Does anyone remember the year 2006? We were all in elementary school still, or maybe just beginning middle school. Iphones were just created, and nowhere near the level they are today. Star Wars had ended the year before with a sour taste in everyone’s mouths. Oh yeah, and Pluto was downgraded from a planet in our solar system by the International Astronomical Union (AIU). Becasue Pluto hasn’t “cleared out the area” surrounding it, it cannot be classified as a planet. Since then, many people have simply not cared about Pluto, especially with us looking for life in other solar systems and sending robots (and perhaps soon humans) to Mars.
However, an interesting article, maybe the first about Pluto in a long while, was published in the New York Times just yesterday. In it, it discusses some findings reported in the Journal Nature. Please note that while both of these articles are basically the same, I still would rely on the Nature journal further due to its background in science, and it going more in depth into what they found. I added both so you can see them, but we will be discussing the Nature journal from now on.
Back in 2015, the sattelite New Horizons spotted what looked to be a heart shape (pictured above as the white part) in Pluto’s equator. Until now, they didn’t have an answer as to what this was or where it came from. After researching for over a year, they came to the conclusion that this heart shaped spot on Pluto is actually an enormous ice cap (over 1,000 km across and several miles deep)! I know what you’re thinking-does this prove that life could be possible on Pluto, because with ice comes water and water comes life? Well, it’s not guaaranteed The ice is mostly filled with nitrogen ice, making it not based off of water and no oxygen is present.
So, if this doesn’t prove life on Pluto, why is it interesting? Well, this heart shaped ice cap has most likely messed with the dwarf planet’s rotation over time. This was most likely caused by meteor impacts, which is something that shaped our planet’s existence millions of years ago. When the rotation changes, it can affect the environment in drastic ways. Because it is so vast, it moved Pluto’s rotation completely away from it’s moon, having NASA and the New York Times coin the phrase “Pluto is finding its heart”.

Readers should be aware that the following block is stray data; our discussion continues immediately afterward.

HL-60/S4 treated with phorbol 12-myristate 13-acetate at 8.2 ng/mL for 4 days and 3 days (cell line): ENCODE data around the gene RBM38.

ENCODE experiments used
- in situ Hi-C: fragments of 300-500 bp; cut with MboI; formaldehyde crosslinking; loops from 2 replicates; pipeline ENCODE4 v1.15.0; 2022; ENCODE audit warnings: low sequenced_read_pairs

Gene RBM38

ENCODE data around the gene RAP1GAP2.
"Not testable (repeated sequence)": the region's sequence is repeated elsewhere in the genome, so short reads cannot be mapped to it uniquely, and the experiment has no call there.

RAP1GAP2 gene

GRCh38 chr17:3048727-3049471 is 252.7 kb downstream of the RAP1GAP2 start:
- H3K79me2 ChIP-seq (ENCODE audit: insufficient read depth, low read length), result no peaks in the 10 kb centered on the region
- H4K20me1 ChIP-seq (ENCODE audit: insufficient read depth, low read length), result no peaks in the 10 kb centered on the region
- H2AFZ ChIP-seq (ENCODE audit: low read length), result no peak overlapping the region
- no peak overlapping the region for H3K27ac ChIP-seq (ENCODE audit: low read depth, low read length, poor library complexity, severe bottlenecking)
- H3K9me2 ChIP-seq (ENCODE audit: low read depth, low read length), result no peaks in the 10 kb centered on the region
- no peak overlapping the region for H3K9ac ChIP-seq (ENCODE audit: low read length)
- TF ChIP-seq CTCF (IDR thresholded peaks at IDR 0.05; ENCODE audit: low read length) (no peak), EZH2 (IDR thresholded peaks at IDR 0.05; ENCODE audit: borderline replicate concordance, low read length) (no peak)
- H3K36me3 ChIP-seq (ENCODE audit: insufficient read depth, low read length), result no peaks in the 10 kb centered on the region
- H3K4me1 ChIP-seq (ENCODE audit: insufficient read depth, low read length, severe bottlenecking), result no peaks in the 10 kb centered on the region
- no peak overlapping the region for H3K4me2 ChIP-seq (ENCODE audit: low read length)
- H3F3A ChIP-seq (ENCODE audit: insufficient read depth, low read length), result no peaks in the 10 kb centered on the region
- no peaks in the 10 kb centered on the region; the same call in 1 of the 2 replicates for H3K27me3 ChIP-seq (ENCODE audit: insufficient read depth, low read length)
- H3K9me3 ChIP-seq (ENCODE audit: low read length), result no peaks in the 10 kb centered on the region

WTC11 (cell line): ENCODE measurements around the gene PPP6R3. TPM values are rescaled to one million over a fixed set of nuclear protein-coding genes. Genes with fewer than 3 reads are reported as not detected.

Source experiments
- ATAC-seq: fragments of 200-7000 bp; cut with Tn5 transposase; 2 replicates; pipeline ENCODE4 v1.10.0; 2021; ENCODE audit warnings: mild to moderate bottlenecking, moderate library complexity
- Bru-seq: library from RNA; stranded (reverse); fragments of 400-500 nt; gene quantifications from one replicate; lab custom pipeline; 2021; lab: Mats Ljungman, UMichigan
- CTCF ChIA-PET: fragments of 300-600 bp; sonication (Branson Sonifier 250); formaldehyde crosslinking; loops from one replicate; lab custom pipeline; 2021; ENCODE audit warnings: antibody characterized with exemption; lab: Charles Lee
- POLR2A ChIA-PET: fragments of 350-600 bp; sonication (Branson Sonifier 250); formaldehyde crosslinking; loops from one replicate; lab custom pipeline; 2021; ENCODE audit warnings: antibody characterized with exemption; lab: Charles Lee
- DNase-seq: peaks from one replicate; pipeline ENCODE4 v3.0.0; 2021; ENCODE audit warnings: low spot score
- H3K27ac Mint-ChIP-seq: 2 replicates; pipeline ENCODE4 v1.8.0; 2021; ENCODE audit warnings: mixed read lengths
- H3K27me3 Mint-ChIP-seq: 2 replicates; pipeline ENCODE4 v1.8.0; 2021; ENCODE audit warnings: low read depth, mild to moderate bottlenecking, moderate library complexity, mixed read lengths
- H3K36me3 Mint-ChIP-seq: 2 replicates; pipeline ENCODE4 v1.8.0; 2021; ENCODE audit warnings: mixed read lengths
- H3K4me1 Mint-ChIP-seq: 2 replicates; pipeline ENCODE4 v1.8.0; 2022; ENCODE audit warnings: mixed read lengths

Likewise, this huge ice zone (what NASA named Sputnick Planitia) also affects Pluto’s atmosphere greatly. As I mentioned above, this ice sheet is made mostly of nitrogen, carbon, and methane. When Pluto warms, it goes into the atmosphere, creating a harsh environment, until it is brought back down to the surface with a new layer of frost. This is important because it’s literally changing the atmosphere of Pluto as we speak (much like how too much carbon in our atmosphere is warming our planet at a fast rate).
So, we have to be the clear about what this could mean for us as humans in the future. Not only do we more understand how Pluto’s atmosphere works, but we also can determine how Pluto is being affected by this “ice shape”, and it it’s rotation is being affected. Likewise, although it seems unlikely, scientists in the New York Times article do suggest that there may be an ocean of water underneath the surface of Pluto, not an ice sheet. If that’s the case, that could lead to the possibility of life on Pluto, although it is unlikely due to the significant low temperatures there. With us so heavily focued on life in other galaxies, it would be interesting to check Pluto out first to rule out this possiblity before moving onward. However, I think it’ll most likely be like Mars and show possible old signs of life, but nothing currently there. Still, having something to care about regarding Pluto is a pleasent changed of pace indeed.